Rumplestiltskin, Captain Hook, and True Courage

I actually enjoyed last night’s episode of Once Upon a Time.  I decided to watch the show this season, even though I did not watch the first season, because the documentary summation of the show’s plot intrigued me, plus I read that the show has been received quite positively, and, being the sort of person who doesn’t want to wade into a show or movie that will end up disappointing me, I tend to put a lot of stock in that (as much of a non-conformist as I am).  But, to be honest, until last night, I’ve not particularly enjoyed the show, for the acting has been rather stilted, the kid has been annoying, and I have had a hard time identifying with or caring about the characters.

Last night’s episode was different, however.  It focused on the villain Rumplestiltskin.  In the world of fairy tales, Rumplestiltskin was lampooned as a coward because he did not fight in the war against the ogres, and his wife was ashamed of him on account of that fact.  She meets a sea-captain in the bar and is enthralled by his tales of the places he’s been, and she leaves her husband and son to go with him.  Rumplestiltskin thinks that the sea-captain is kidnapping her, and so he goes onto the captain’s ship to ask for his wife back.  The sea-captain responds by challenging Rumplestiltskin to a duel, but Rumplestiltskin cowers and flees.

Later on, Rumplestiltskin attains power, an ability with magic, confidence, and a reputation as the feared “dark man”.  He sees the sea-captain at a bar, and the sea-captain bullies him.  But Rumplestiltskin gains the upper hand, and he challenges the sea-captain to a duel.  The next morning, when Rumplestiltskin goes to fight the sea-captain, he sees his wife where the sea-captain is living, and Rumplestiltskin learns that she was not dead (as the sea-captain told him the previous day), and that she left with the sea-captain voluntarily because she fell in love with him.  In the course of events, Rumplestiltskin chops off the sea-captain’s hand (making the sea-captain the famous Captain Hook), and he kills his wife.  Captain Hook tells Rumplestiltskin that, even though Rumplestiltskin is more powerful now, he is still a coward. 

Meanwhile, there’s a magic bean, which can transport people across worlds.  Rumplestiltskin made a deal with his wife because he thought that she had the magic bean, and Rumplestiltskin wanted it so that he could travel to a world where his son was.  But the bean’s custodian is a little portly man.  After Rumplestiltskin vanishes, the little portly man wants something in return from Captain Hook for the magic bean (or so I gathered), and Captain Hook offers him his life and a chance to be part of his crew.  Hook asks the little portly man what his name is, and the man replies “William Smee”, who is Captain Hook’s famous sidekick in the Peter Pan story.  Hook throws the bean onto the sea, creating a whirlpool that leads into another world.  Hook wants to travel to another world so that he can plot revenge on Rumplestiltskin for killing the woman Hook loved.  When Smee asks where they are going, Hook replies (of course), “Neverland!”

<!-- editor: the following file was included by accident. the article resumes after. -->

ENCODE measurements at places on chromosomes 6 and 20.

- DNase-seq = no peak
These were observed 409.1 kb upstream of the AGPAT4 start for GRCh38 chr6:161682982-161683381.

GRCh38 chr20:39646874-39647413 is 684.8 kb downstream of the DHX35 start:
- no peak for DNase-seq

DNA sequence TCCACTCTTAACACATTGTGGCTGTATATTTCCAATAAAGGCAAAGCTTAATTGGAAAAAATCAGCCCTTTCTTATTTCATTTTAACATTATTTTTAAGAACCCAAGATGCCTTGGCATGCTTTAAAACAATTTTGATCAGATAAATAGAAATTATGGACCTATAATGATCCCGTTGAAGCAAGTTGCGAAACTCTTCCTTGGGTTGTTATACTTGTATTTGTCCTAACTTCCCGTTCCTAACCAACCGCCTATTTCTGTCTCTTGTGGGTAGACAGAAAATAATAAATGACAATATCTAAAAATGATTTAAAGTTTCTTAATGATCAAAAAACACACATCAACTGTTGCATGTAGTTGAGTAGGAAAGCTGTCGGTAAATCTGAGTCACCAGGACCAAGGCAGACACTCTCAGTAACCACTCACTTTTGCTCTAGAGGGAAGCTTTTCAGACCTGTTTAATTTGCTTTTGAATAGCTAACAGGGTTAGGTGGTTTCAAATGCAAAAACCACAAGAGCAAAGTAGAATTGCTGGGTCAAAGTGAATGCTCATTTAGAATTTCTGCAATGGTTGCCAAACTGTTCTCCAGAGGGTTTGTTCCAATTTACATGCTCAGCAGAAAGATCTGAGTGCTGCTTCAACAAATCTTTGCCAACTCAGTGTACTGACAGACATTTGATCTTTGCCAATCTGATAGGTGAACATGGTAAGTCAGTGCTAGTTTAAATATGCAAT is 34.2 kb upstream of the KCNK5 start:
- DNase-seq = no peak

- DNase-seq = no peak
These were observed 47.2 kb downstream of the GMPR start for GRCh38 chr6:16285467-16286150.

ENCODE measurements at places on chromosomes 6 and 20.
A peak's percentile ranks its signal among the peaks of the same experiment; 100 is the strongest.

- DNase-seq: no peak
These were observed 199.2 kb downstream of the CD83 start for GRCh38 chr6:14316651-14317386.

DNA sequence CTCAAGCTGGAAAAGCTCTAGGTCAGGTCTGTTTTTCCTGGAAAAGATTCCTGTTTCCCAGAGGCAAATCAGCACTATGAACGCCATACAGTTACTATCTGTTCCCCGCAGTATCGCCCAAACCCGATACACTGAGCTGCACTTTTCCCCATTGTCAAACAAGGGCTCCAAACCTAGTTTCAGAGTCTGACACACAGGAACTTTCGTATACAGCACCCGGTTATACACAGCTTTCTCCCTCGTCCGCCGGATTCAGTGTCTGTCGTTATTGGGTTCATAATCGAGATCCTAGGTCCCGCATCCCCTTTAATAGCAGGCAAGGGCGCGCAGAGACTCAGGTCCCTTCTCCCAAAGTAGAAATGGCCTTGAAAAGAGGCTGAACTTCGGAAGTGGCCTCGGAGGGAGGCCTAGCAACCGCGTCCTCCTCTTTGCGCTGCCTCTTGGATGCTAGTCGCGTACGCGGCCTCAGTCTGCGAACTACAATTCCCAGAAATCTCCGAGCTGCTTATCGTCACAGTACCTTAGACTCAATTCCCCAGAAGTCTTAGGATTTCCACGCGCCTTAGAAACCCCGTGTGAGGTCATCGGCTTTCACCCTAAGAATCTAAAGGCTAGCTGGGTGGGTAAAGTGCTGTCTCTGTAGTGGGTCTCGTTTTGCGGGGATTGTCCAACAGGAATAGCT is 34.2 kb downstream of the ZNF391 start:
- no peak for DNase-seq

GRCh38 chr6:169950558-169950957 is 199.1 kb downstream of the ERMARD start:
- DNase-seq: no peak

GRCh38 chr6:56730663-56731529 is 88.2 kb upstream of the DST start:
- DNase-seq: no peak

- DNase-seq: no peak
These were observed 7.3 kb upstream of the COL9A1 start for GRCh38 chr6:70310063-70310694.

In the real world, where Rumplestiltskin is Mr. Gold, Rumplestiltskin also struggles against his cowardice.  His girlfriend Belle (from Beauty and the Beast) is upset with him because she caught him using magic.  Rumplestiltskin asks someone for dating advice, and the guy tells him that the key to a successful relationship is honesty.  Belle is looking for a job and loves books, so she’d like to be the librarian at the local library that is re-opening.  Rumplestiltskin gives her the key to the library as an act of kindness, with no strings attached that she will continue a romantic relationship with him.  He also confesses that he was a coward for not being honest with her.

So why did I enjoy this particular episode?  First of all, I could identify with the characters.  There was Rumplestiltskin, who was a coward, and I rooted for him when he became powerful and could challenge his bullies.  There was Rumplestiltskin’s wife, who wanted a bigger life than the one she had and thus followed Captain Hook.  There was Captain Hook, who, although he was a bully and a scoundrel, loved Rumplestiltskin’s wife and knew enough about character that he recognized that power does not equal courage.  There was Belle, who had her own dreams of becoming a librarian.  And Rumplestiltskin chose to love her unconditionally—-whether or not she reciprocated that love.

Second, the episode was exploring what true courage is.  I still do not understand how Rumplestiltskin was a coward even when he was powerful, but I’m sure that Captain Hook had something deep and profound in his mind when he made that accusation.  Perhaps Rumplestiltskin was a coward because he did not accept life as it was—-he could not accept that his wife did not love him, and so he felt that he had to get his own way, even if that hurt other people.  At times, courage may entail accepting unpleasant realities and being a bigger person, as Rumplestiltskin was in his relationship with Belle at the end of the episode.

About jamesbradfordpate

My name is James Pate. This blog is about my journey. I read books. I watch movies and TV shows. I go to church. I try to find meaning. And, when I can’t do that, I just talk about stuff that I find interesting. I have degrees in fields of religious studies. I have an M.Phil. in the History of Biblical Interpretation from Hebrew Union College in Cincinnati, Ohio. I also have an M.A. in Hebrew Bible from Jewish Theological Seminary, an M.Div. from Harvard Divinity School, and a B.A. from DePauw University.
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